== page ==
LYNDE, Hugh de la, of Bath, Som.

Published in The History of Parliament: the House of Commons 1386-1421, ed. J.S. Roskell, L. Clark, C. Rawcliffe., 1993
Available from Boydell and Brewer



Sept. 1397

Family and Education

Offices Held


Probably a citizen of Bath, and certainly the owner of property at Eckweek near the city, de la Lynde was a lawyer by profession, and acted as an attorney at the assizes in Somerset on several occasions between March 1389 and August 1393.1 In the meantime, in 1392, he witnessed a deed at Swainswick, near Bath, for Edmund Ford*, and two years later he and Ford were among the trustees who confirmed Sir John Kingston and his wife in possession of the manor of Forscote, Somerset, and property in Wiltshire.2 De la Lynde himself owned land in Wiltshire, and was connected with the Sambourn family residing there. Nicholas Sambourn I had been his fellow Member for Bath in 1391, and when, in January 1394, he was returned for Chippenham (where the Sambourns held property) it was with Nicholas II. Some six months later he and the latter both witnessed a deed concerning lands in West Lavington, Potterne and other places near Devizes, and at Easter 1395 he appeared as a surety when the younger Sambourn purchased an estate in the same area.3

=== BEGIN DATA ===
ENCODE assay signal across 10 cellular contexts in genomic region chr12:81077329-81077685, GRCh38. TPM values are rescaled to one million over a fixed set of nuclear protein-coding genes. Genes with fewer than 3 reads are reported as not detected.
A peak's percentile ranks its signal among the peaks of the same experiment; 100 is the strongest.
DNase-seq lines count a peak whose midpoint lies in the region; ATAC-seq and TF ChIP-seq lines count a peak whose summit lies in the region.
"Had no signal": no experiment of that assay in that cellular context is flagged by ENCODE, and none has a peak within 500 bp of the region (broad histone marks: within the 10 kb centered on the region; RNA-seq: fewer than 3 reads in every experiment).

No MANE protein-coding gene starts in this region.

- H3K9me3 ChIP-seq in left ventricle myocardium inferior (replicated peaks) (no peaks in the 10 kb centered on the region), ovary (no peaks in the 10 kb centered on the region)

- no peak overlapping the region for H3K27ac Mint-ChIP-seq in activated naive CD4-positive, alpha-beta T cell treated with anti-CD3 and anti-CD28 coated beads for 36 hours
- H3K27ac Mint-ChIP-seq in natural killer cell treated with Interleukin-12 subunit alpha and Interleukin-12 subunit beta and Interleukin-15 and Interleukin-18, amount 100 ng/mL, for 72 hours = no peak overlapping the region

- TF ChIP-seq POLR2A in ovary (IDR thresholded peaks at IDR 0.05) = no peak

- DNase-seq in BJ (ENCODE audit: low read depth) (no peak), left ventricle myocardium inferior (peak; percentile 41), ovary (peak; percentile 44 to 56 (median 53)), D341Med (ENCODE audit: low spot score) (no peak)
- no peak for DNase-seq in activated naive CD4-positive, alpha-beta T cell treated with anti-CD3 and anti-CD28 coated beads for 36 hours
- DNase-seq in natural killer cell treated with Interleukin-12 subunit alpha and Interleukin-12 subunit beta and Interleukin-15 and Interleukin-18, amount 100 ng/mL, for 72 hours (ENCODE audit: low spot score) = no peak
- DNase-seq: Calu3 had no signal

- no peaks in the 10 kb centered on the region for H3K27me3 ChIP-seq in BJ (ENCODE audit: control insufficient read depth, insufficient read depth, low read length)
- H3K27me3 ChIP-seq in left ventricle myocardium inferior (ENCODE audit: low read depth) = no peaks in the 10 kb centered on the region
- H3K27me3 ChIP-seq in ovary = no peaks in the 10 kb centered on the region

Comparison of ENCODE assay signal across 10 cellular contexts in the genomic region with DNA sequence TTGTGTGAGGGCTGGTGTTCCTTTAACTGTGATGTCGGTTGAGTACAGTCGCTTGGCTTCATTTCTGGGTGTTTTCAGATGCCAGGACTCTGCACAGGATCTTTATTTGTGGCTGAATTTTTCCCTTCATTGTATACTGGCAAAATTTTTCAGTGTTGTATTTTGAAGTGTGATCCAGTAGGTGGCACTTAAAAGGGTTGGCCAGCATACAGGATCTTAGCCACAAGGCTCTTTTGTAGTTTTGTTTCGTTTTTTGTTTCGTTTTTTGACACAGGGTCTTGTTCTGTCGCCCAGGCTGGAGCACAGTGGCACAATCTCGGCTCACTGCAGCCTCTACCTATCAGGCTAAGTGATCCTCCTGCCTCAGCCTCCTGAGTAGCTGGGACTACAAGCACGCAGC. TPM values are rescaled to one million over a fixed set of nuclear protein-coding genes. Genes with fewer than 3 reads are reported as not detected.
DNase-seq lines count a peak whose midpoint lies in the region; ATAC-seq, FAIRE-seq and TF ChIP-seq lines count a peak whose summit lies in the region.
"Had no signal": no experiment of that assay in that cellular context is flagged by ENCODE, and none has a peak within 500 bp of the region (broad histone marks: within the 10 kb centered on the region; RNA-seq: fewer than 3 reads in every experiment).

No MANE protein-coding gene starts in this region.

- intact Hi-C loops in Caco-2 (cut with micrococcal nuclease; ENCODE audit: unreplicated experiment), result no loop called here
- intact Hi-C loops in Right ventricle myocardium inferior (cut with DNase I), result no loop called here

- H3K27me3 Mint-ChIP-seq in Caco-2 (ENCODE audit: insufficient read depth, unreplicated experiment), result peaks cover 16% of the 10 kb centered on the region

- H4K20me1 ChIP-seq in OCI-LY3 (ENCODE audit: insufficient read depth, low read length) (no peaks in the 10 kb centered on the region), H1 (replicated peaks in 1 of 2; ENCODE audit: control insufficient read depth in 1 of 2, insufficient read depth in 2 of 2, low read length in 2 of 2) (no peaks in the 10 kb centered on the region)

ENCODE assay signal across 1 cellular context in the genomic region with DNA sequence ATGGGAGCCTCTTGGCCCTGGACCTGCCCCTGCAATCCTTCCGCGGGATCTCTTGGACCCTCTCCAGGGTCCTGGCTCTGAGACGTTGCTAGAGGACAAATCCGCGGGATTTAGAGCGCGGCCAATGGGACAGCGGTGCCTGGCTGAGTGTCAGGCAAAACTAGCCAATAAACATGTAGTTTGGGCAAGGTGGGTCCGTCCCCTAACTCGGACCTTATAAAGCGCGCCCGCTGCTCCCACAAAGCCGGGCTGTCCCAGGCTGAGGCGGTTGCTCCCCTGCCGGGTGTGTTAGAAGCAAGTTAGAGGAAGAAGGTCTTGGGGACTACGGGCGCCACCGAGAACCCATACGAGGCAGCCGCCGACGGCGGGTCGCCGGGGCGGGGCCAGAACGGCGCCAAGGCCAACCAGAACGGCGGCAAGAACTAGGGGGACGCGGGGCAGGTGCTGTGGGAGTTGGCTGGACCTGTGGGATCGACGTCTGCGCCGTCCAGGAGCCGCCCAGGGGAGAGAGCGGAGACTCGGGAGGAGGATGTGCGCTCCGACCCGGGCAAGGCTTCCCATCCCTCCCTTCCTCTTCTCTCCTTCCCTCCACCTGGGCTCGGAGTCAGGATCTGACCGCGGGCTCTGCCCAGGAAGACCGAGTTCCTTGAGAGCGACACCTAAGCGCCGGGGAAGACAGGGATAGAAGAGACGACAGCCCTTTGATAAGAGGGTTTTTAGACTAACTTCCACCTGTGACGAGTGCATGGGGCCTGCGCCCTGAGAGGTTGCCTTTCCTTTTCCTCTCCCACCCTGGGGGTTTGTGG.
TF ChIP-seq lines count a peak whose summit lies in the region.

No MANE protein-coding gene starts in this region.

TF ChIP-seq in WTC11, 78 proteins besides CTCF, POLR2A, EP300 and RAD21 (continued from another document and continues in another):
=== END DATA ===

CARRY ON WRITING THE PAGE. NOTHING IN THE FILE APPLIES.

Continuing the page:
In March 1401 de la Lynde brought a legal action against William Papelon, chaplain. But only three months later he himself was in trouble with the authorities. By an inquiry then held it was found that, along with Richard Brackish* and John Hardwick of Bristol, he had illegally seized a Spanish barge at Bridgwater, and had taken and sold most of its cargo of iron. De la Lynde, who claimed to be the King’s under admiral in the west, insisted that he had confiscated the vessel and cargo only because the owners, three merchants of Bilbao, had failed to appear before him at Bristol to answer for a trespass of which Hardwick had accused them. It may well be that de la Lynde was indeed a deputy admiral (serving under Sir Thomas Rempston I*), but if so he had obviously exceeded his authority, for a royal commission set up to investigate the affair ordered him to make restitution of the iron, which was valued at 350 marks.4 Perhaps as a consequence, he seems to have been frequently in debt during the latter part of his career. In June 1409, for instance, he was pardoned his outlawry for not appearing in court to answer John Podmore*, John Silkeston ‘tapicer’ of London, and Richard Tomer for debts of £40, £5 and £10, respectively. Within three years he had been outlawed again for failing to defend himself at Podmore’s suit, possibly for the same debt, but once more he was pardoned the sentence, in February 1413. By September 1414, however, he owed no less than £300 to Walter Lynton, and on this occasion an extent was made of his possessions so that they could be distrained. It was then found that he held a number of scattered properties in central Wiltshire, including lands (and the advowson) at Winterbourne Cherborough and more in Bishopstrow, Roundway, Southbroom and Lavington.5

Ref Volumes: 1386-1421


  • 1. Med. Deeds Bath (Som. Rec. Soc. lxxiii), 190; JUST 1/1502 mm. 209d, 211d, 214d.
  • 2. CCR, 1399-1402, p. 188; Wilts. Feet of Fines (Wilts. Rec. Soc. xii), 174.
  • 3. CCR, 1392-6, p. 399; Wilts. Feet of Fines, 180.
  • 4. CCR, 1399-1402, p. 323; CPR, 1399-1401, p. 520; CIMisc. vii. 196.
  • 5. CPR, 1408-13, pp. 19, 444; CFR, xiii. 240; C131/59/5.